Ruff gradually acquired more documents in that name, including a new Social Security number. After earning a college degree, she married and had a child. Due to some of her unusual behavior and her unwillingness to speak of her past, she clashed with her in-laws and the marriage collapsed. She ended her own life at her father-in-law's home in Longview on Christmas Eve 2010.
After her death, her husband and his family found the evidence of her falsified identity in a lock box in her closet. Her true origins remained a mystery until 2016, when a combination of Social Security Administration records and forensic genealogy based on her daughter's DNA led investigators to the McLean family, still living outside Philadelphia.
Ruff's earliest known activity dates back to May 1988, when she requested the birth certificate of Becky Sue Turner, a two-year-old girl who was killed, with two of her siblings, in a house fire in Fife, Washington, in 1971. The request was made in Bakersfield, California. She then traveled to Idaho, where she obtained a state ID card on June 16 using the girl's birth certificate.
After obtaining the driver's license, Ruff went before a judge in Dallas on July 5, 1988 and legally changed her name to Lori Erica Kennedy; a week later she obtained a Social Security number, effectively erasing her past. She received a Texas driver license in 1989, and the next year qualified for a GED. She enrolled in Dallas County Community College. She eventually graduated from the University of Texas at Arlington in 1997, with a degree in Business Administration.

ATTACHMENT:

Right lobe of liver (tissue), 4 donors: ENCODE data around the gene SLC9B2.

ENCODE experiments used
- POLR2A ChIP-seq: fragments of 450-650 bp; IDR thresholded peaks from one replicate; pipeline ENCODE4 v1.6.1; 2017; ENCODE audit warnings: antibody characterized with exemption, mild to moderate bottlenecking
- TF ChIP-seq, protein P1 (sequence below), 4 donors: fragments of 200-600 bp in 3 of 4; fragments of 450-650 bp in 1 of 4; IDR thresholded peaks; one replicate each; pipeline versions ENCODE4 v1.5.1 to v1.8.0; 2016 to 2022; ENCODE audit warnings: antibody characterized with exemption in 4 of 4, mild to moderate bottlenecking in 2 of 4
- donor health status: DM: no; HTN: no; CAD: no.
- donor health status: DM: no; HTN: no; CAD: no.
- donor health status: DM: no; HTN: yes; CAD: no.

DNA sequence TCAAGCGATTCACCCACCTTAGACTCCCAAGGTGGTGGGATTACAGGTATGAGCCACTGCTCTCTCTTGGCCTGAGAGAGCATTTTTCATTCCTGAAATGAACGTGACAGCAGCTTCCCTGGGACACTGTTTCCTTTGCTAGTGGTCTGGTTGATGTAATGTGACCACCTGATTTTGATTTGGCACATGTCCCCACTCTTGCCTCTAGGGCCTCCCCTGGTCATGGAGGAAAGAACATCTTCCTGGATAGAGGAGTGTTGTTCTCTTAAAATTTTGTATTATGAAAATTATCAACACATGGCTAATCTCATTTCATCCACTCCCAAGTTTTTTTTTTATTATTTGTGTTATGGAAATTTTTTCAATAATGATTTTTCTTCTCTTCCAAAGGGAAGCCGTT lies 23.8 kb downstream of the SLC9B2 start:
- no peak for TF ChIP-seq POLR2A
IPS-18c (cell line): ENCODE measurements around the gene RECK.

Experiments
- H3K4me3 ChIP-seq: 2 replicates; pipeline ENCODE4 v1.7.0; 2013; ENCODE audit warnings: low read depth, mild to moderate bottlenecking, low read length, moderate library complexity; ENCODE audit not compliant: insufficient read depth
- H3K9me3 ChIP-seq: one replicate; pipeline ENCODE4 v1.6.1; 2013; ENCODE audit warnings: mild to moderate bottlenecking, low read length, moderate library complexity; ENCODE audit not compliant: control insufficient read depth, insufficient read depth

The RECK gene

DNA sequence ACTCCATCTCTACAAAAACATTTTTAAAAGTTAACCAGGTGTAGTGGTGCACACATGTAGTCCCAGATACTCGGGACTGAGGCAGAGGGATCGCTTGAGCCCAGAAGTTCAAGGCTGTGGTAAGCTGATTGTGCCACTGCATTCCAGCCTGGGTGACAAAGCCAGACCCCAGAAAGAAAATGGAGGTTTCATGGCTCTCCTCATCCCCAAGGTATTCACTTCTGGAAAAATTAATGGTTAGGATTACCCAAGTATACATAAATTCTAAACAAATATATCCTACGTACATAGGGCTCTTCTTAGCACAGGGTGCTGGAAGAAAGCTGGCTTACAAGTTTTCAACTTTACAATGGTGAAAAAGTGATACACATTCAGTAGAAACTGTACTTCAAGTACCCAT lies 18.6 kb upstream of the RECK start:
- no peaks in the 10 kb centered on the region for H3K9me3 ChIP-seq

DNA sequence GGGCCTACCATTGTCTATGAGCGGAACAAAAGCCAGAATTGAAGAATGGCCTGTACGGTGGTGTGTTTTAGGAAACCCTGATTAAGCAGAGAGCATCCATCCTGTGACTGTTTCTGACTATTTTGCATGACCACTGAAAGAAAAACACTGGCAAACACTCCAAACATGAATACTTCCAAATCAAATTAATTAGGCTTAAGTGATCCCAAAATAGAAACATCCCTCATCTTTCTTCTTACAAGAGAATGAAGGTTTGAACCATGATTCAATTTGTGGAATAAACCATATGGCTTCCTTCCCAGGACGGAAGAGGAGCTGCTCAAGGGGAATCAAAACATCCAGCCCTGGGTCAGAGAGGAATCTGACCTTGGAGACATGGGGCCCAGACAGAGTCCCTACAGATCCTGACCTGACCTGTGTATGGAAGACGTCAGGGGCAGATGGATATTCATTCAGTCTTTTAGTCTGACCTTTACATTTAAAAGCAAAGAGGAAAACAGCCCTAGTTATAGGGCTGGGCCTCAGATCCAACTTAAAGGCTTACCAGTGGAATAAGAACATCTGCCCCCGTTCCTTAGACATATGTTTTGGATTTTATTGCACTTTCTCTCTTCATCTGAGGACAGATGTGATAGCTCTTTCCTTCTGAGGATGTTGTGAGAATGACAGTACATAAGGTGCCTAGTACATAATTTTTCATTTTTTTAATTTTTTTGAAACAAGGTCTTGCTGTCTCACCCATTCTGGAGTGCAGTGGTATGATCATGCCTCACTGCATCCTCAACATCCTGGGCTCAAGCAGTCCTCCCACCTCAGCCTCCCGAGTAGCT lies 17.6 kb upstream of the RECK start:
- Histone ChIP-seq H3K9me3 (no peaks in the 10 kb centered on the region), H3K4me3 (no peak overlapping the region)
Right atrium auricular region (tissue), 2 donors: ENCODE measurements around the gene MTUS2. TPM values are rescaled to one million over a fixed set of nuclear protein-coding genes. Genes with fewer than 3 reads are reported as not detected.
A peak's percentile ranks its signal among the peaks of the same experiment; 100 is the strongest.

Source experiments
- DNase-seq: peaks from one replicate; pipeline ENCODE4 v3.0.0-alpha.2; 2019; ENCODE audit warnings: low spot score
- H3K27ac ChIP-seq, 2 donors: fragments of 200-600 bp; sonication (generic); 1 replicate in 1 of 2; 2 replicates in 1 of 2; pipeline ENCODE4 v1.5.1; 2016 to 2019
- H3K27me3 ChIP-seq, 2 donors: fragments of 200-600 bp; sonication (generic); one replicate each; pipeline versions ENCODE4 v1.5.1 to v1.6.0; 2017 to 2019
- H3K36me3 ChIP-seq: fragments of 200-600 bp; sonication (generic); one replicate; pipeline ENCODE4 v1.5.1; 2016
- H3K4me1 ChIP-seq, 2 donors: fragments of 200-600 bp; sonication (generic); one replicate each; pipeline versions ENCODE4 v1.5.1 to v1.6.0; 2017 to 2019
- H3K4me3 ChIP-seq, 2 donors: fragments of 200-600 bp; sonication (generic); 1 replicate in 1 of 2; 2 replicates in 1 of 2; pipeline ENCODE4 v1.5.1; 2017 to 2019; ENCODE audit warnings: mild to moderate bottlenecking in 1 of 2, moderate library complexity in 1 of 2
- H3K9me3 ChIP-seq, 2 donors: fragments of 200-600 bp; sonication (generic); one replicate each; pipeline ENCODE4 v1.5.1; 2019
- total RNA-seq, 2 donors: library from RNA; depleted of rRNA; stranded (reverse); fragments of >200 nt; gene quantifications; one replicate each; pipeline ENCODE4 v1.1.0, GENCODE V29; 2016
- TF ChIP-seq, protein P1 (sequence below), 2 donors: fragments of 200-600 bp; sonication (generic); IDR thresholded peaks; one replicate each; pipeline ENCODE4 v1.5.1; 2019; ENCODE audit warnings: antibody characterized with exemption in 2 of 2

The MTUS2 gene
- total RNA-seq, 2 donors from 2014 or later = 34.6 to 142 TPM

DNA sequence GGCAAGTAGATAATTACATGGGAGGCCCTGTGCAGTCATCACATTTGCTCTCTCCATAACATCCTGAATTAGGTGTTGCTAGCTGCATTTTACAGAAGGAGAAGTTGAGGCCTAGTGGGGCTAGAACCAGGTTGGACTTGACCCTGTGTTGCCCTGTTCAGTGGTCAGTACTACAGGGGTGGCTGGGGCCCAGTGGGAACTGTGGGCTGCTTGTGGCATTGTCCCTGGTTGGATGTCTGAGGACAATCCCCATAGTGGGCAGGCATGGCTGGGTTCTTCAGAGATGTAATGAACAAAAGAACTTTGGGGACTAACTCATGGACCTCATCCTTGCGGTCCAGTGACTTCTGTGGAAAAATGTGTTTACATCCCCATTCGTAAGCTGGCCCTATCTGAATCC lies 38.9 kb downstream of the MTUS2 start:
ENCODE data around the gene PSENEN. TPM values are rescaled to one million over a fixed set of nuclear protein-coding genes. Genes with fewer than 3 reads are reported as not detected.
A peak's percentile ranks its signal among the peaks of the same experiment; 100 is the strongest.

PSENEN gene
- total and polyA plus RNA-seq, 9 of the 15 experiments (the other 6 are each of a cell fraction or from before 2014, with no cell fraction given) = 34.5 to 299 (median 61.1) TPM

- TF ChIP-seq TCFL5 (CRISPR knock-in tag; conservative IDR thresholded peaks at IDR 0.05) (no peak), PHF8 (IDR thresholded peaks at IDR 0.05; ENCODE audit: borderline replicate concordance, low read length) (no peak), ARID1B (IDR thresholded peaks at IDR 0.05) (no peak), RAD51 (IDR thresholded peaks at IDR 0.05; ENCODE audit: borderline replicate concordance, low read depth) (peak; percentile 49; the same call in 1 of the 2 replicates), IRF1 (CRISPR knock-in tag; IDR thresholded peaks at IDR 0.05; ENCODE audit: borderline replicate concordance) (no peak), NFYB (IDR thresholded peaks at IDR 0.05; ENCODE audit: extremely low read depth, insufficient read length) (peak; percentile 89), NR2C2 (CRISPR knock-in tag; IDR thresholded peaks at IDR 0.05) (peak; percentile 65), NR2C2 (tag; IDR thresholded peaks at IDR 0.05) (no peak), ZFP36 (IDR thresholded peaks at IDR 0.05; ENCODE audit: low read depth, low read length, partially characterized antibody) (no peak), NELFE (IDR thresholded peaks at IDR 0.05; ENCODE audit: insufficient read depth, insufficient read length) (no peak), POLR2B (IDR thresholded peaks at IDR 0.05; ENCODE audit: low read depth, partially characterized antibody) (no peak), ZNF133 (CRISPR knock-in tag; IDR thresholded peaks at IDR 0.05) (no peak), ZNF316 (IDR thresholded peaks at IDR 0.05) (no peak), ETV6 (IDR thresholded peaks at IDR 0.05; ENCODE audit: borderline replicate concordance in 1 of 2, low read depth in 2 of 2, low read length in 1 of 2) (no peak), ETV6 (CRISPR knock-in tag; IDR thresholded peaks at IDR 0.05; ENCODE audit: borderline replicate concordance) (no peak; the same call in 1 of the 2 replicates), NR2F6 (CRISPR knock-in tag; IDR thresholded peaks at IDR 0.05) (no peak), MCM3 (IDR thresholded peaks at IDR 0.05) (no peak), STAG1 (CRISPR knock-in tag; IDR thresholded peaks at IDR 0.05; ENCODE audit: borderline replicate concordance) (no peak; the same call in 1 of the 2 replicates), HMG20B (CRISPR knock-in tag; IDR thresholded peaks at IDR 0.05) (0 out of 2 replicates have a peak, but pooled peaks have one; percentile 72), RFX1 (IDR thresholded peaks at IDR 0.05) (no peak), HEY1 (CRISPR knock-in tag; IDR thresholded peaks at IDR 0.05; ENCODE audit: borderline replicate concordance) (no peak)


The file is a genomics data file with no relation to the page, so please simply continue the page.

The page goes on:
A man who knew Ruff has stated that she worked as a stripper in the early 1990s. She got breast implants during this time. Ruff is believed to have had a rhinoplasty.
In 2003, she met Blake Ruff, the son of a well‑established family in East Texas, in a Bible study class. Ruff describes her as being incredibly secretive, particularly regarding her past. She had told him she was from Arizona, that both her parents were dead, and that she had no siblings. She also said her father was a failed stockbroker. Despite the questions Blake's family had about Lori, the couple married in January 2004. The only person in attendance was the preacher.
After getting married, the Ruffs moved to Leonard, Texas. They tried several times to have a child, but had trouble conceiving and suffered multiple miscarriages. This led investigators to believe that Ruff was older than she claimed, though the difference turned out to be less than a year. She eventually gave birth to a baby girl via in vitro fertilization in 2008.
Ruff was "extremely protective" of her daughter, often refusing to let anyone else hold her, which angered her husband's family. She would also obsessively track the Ruffs' family history and try to find out their family recipes, but still refused to talk about her past. Additionally, she displayed many socially‑inappropriate behaviors, such as leaving social gatherings to take naps.
Eventually, Ruff did not want her in-laws to have any contact with her daughter. After some failed marriage therapy meetings, Blake Ruff moved back to his parents' house in Longview and filed for divorce, leaving Lori with their daughter in Leonard.
In the months between the separation and Lori's suicide, she behaved very erratically. A neighbor recalled that she and her daughter appeared to be very thin and that Lori would often ramble incoherently about her problems. She also began sending harassing emails to the Ruffs, created a scene at a custody exchange, and stole a set of house keys from them. The harassment was so severe that the Ruffs filed a cease and desist order just before Lori's death.